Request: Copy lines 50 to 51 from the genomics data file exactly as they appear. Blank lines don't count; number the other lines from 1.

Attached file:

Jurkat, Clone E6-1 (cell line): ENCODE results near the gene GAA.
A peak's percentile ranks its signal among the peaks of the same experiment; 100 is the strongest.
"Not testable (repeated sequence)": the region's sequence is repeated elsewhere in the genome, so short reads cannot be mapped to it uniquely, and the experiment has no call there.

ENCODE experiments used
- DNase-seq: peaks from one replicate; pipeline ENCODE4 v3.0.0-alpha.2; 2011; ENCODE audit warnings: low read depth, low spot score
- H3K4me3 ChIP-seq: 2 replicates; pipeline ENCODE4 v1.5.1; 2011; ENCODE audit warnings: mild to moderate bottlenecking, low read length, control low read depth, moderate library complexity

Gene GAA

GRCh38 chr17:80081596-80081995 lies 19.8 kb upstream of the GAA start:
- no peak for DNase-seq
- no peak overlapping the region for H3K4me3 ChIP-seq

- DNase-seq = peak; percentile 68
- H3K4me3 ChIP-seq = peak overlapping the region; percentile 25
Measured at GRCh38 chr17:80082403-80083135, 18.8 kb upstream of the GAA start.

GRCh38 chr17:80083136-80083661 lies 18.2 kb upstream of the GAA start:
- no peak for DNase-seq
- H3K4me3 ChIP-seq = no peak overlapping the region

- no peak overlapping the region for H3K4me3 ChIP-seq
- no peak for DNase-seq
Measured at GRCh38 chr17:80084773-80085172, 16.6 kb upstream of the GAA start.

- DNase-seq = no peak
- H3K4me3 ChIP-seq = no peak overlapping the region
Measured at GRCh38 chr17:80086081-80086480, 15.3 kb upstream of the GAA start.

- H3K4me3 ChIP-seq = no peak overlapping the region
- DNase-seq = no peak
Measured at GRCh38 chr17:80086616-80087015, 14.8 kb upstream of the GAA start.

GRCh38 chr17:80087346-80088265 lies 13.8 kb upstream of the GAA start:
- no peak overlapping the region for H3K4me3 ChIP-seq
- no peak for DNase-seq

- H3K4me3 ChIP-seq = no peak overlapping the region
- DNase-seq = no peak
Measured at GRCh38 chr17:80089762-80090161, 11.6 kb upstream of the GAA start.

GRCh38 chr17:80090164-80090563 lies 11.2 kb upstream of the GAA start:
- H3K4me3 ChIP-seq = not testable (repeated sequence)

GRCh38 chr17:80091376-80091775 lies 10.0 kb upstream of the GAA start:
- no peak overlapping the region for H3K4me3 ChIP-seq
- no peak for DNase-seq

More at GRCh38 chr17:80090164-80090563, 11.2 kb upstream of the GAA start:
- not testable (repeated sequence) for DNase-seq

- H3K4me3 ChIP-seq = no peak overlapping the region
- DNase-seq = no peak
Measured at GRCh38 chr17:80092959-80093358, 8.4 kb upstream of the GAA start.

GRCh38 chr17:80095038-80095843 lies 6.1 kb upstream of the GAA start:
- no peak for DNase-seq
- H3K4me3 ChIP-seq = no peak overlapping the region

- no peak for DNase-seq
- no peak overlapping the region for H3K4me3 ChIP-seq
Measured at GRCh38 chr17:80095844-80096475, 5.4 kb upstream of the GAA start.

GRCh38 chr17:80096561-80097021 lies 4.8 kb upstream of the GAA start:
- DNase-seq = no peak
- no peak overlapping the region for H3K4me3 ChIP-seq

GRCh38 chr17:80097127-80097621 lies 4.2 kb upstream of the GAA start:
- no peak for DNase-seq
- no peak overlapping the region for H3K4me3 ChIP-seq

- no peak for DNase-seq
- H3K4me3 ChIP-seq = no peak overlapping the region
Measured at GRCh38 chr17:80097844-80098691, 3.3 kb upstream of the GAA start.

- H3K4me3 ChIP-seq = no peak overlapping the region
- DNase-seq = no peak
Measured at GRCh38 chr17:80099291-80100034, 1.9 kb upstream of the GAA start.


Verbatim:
- no peak overlapping the region for H3K4me3 ChIP-seq

GRCh38 chr17:80097127-80097621 lies 4.2 kb upstream of the GAA start: